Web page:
Simple Test Can Help Detect Common Lung Disease

JUNE 24, 2004



Early Detection of Chronic Obstructive Pulmonary Disease Key to Longer, More Enjoyable Life

If you are a smoker or former smoker you should have a simple lung-function test, called spirometry. That is the advice E. Rand Sutherland, MD, M.P.H., and Reuben Cherniack, MD, pulmonologists at National Jewish Medical and Research Center, offer in a review article published in the June 24 issue of the New England Journal of Medicine. Spirometry can help detect chronic obstructive pulmonary disease (COPD), a disease caused primarily by smoking tobacco and the fourth leading cause of death in the United States.

"Chronic obstructive pulmonary disease is a treatable and preventable disease," said Dr. Sutherland, Assistant Professor of Medicine at National Jewish. "Because people do not generally recognize symptoms of COPD until their lungs are functioning about half as well as normal, lung-function testing, or spirometry, is crucial to detecting the disease before extensive lung damage has occurred."

COPD is a progressive loss of airflow in lungs caused primarily by chronic inflammation in the airways and lung tissue. Chronic bronchitis and emphysema are two common forms of COPD. About 85% of COPD cases in the United States are caused by tobacco smoke. Approximately 10 to 20 percent of smokers develop COPD.

About 125,000 people per year die of COPD in the United States. COPD is the only common cause of death in the United States whose prevalence has risen in the past 20 years. COPD is also a large and growing cause of death around the world.

There is no cure for COPD. Early detection of COPD, however, can lead to changes that slow the progressive loss of lung function, improve symptoms and quality of life and prevent flare-ups that can land a person in the hospital or even cause death.

Smoking cessation is the only known method to alter the loss of lung function seen in this disease. If the disease is detected in relatively early stages, a person who quits smoking can stop the accelerated loss of lung-function associated with the disease.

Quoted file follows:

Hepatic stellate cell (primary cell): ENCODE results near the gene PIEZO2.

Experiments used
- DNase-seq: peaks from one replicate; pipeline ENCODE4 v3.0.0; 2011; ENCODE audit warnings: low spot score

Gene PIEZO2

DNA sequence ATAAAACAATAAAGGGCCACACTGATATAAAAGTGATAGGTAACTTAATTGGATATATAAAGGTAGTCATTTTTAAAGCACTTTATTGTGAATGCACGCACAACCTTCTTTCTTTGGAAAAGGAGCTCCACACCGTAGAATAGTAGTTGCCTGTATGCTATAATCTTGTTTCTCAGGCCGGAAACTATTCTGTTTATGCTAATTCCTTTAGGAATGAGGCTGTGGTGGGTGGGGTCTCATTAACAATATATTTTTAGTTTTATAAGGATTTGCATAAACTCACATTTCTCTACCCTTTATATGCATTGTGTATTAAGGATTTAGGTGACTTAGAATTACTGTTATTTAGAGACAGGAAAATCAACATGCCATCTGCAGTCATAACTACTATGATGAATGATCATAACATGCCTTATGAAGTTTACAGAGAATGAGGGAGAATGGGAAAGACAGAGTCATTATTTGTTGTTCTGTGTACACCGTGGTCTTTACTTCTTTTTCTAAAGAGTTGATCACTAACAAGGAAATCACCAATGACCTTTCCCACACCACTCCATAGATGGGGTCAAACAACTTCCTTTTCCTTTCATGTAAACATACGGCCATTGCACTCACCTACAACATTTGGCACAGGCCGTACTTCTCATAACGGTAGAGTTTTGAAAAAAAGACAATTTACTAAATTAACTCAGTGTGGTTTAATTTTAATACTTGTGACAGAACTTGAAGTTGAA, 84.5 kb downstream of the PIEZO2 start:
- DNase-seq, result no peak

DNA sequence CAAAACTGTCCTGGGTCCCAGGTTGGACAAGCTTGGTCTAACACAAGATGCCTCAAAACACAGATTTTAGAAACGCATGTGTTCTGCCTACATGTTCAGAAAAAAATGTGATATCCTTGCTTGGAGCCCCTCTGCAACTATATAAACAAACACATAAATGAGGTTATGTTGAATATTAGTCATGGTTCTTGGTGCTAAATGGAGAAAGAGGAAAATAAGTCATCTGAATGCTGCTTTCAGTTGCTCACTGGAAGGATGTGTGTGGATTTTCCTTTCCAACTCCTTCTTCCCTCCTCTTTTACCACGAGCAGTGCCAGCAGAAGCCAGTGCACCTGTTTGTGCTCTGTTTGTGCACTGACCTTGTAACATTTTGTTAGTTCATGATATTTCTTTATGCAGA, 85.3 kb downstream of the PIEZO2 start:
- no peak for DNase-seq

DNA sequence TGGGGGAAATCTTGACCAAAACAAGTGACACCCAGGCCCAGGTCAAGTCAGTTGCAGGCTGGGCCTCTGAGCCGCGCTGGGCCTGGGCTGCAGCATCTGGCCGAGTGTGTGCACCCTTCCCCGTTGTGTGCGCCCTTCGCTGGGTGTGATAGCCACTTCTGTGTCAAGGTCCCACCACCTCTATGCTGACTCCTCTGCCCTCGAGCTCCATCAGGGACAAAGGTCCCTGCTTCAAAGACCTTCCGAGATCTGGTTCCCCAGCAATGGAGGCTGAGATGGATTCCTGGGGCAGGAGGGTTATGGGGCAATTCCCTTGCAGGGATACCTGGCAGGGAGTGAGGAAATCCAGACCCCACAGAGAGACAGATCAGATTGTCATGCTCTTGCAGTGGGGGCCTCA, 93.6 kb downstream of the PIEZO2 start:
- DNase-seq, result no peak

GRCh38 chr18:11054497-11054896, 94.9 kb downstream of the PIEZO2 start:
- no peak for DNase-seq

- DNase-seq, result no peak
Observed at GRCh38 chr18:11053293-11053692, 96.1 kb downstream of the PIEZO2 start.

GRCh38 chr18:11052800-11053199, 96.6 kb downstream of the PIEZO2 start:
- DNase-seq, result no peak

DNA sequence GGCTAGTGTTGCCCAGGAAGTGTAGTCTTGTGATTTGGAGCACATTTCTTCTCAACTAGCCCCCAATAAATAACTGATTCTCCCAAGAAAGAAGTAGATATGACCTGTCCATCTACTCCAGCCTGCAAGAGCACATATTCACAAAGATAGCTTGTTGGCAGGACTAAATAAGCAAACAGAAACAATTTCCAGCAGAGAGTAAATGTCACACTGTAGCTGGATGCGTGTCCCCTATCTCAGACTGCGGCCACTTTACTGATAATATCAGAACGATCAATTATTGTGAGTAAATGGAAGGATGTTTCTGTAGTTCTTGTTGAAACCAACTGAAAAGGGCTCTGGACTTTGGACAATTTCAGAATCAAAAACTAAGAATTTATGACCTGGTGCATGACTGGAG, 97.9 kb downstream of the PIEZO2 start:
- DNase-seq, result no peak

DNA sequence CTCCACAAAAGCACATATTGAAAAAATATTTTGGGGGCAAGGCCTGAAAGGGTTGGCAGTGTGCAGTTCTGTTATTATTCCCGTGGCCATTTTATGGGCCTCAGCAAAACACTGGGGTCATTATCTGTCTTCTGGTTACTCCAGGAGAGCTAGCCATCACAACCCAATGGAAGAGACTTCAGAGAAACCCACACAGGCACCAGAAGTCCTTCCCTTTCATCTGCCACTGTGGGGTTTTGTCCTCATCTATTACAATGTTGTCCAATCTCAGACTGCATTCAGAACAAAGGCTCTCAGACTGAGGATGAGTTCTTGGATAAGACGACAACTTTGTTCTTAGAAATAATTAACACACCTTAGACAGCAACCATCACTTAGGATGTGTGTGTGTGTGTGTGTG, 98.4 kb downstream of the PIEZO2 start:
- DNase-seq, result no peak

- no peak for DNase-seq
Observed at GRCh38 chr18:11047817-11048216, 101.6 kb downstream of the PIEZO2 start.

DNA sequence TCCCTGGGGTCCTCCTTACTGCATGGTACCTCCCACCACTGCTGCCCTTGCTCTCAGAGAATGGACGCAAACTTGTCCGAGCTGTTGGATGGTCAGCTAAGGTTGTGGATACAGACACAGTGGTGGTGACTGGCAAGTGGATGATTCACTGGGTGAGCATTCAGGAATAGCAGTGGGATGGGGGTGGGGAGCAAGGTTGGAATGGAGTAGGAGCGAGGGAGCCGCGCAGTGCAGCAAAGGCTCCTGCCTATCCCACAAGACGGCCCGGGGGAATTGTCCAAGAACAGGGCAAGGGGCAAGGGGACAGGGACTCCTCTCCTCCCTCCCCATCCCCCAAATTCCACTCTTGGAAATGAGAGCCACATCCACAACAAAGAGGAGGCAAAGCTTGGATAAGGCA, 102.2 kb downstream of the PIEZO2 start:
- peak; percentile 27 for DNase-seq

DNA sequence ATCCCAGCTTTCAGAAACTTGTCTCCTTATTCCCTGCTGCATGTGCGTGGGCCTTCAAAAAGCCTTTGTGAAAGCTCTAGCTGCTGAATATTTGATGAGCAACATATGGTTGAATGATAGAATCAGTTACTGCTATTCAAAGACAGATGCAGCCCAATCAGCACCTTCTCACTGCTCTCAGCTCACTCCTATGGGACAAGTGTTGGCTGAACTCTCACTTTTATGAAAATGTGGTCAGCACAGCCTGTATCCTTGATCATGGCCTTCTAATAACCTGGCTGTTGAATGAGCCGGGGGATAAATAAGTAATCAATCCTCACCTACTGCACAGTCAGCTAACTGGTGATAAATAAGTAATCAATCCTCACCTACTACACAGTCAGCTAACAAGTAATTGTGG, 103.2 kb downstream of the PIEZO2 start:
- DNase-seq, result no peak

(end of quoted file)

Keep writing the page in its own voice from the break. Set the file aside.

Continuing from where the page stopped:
"Smoking is an addictive habit that is very difficult to stop," said Dr. Sutherland. "But a person with COPD is almost certain to live longer if he or she can kick the habit. Both drug therapy and counseling have been shown to help patients quit."

Medications and pulmonary rehabilitation can reduce symptoms of the disease and improve a person's quality of life. Medications known as bronchodilators can open the airways and help relieve the shortness of breath that is the hallmark symptom of COPD. Inhaled corticosteroids can be helpful for some patients, with evidence that they reduce exacerbations of the disease.

Pulmonary rehabilitation, involving aerobic physical training, education, psychosocial counseling and nutritional support, reduces shortness of breath, improves patients' exercise capacity and quality of life, and reduces hospitalizations associated with the disease.

"Many people don't consciously recognize that COPD is limiting the activities they pursue," said Dr. Sutherland. "But over time, they slowly give up many enjoyable activities, such as golf, dancing or walking, because they want to avoid feeling like they can't get enough air. Medications and pulmonary rehabilitation can both help people return to many activities they have abandoned over the years."

Spirometry, the key to early detection of the disease, involves blowing hard into a machine that evaluates air flow in and out of a person's lungs. Drs. Sutherland and Cherniack recommend that smokers and former smokers should ask their physicians to give them a spirometry test or refer them to a pulmonologist who can.

"COPD is widely underdiagnosed. Millions of people are walking around today unaware that they have early stage disease," said Dr. Sutherland. "Spirometry is an extremely valuable and simple test that can help people feel better and live longer."

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